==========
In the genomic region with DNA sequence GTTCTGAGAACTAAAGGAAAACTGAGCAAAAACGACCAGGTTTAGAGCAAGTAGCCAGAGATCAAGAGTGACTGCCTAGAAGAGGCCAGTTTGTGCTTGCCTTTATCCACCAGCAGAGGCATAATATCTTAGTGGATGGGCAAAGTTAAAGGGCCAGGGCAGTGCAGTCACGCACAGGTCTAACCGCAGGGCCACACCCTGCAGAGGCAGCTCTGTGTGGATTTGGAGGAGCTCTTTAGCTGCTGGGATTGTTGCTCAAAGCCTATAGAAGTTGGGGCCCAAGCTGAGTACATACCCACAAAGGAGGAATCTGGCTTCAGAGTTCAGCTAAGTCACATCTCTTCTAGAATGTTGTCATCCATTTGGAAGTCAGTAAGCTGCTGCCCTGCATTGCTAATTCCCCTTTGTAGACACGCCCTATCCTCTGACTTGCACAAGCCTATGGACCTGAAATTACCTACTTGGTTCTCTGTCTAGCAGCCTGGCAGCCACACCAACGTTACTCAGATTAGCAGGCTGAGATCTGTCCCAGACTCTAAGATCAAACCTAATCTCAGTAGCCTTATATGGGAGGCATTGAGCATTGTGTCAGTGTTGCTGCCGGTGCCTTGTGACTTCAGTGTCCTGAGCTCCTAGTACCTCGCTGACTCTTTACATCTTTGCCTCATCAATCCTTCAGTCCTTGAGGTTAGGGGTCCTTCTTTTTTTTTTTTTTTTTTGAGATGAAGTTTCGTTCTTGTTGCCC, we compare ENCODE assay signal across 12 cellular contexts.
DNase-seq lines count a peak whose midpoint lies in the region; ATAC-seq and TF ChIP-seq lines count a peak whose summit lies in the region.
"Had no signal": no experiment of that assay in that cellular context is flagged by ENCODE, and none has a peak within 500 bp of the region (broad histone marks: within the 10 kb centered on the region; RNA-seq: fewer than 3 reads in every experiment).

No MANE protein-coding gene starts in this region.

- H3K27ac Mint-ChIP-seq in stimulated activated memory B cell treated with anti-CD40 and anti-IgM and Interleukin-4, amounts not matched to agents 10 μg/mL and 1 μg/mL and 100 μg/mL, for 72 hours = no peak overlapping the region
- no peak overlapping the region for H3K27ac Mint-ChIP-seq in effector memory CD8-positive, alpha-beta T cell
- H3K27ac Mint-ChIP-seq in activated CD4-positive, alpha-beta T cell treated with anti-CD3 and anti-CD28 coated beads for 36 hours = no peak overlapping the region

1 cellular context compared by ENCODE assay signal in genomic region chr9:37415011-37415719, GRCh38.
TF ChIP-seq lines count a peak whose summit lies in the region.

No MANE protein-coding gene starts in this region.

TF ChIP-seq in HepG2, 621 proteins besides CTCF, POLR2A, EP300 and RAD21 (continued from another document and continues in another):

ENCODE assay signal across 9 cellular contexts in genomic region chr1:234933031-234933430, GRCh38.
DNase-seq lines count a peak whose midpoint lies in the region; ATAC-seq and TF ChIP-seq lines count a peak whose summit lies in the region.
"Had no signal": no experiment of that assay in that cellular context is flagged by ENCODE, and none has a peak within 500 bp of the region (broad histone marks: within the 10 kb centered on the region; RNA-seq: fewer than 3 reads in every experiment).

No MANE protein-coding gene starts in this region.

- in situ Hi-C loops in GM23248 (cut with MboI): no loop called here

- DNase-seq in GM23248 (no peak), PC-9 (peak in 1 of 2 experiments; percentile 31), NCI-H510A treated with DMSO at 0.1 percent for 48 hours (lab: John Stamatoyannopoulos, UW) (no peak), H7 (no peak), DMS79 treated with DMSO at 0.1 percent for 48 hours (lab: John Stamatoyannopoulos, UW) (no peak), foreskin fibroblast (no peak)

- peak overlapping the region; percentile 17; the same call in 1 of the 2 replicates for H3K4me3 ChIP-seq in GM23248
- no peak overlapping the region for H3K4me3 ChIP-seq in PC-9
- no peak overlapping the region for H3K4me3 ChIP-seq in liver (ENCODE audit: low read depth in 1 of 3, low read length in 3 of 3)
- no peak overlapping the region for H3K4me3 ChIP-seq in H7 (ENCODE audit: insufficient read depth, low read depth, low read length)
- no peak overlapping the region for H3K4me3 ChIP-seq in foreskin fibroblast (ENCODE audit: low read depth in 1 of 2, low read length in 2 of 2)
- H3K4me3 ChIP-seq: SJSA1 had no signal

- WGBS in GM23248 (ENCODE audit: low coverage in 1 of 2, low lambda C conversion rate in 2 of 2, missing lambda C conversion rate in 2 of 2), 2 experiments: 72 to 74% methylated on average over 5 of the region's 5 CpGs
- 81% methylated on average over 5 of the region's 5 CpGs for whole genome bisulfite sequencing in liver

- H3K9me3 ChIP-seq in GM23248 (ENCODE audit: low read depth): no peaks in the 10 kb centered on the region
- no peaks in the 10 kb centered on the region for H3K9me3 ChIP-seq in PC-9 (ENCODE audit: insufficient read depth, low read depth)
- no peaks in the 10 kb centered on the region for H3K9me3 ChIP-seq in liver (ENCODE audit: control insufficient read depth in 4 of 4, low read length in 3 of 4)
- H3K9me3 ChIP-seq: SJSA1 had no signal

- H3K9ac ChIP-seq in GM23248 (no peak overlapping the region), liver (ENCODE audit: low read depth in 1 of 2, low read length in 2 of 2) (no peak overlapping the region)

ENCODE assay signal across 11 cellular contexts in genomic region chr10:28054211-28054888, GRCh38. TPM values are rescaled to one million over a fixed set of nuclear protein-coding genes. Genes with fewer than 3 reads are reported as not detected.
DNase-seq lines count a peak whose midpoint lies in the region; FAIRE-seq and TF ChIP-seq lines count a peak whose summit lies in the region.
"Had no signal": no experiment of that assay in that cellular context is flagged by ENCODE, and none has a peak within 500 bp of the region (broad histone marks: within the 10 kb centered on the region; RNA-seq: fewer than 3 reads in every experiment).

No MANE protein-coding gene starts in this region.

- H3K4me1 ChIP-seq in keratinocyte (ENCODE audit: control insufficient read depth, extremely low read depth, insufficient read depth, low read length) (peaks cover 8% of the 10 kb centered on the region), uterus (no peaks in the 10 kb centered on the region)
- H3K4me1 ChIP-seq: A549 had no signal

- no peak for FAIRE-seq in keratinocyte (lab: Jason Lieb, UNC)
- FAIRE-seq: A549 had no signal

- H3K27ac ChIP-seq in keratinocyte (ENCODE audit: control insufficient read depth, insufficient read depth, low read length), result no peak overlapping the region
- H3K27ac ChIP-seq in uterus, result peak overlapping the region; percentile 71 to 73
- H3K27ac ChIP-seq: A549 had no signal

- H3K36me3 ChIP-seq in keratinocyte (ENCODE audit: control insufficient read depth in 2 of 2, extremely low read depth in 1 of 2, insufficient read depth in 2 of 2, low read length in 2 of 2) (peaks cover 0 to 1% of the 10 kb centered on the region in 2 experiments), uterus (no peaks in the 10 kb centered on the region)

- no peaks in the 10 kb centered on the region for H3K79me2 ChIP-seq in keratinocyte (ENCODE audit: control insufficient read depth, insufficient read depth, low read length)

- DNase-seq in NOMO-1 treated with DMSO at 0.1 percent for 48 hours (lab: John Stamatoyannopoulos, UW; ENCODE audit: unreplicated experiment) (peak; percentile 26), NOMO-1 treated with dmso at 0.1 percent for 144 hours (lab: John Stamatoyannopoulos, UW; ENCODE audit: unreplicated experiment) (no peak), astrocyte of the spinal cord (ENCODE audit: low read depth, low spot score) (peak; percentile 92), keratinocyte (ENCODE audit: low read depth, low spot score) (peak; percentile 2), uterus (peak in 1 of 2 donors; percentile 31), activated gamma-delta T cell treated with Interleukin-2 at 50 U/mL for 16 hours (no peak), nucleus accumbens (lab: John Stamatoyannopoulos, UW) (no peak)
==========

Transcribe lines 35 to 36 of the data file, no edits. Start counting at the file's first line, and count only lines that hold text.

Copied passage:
- H3K4me1 ChIP-seq in keratinocyte (ENCODE audit: control insufficient read depth, extremely low read depth, insufficient read depth, low read length) (peaks cover 8% of the 10 kb centered on the region), uterus (no peaks in the 10 kb centered on the region)
- H3K4me1 ChIP-seq: A549 had no signal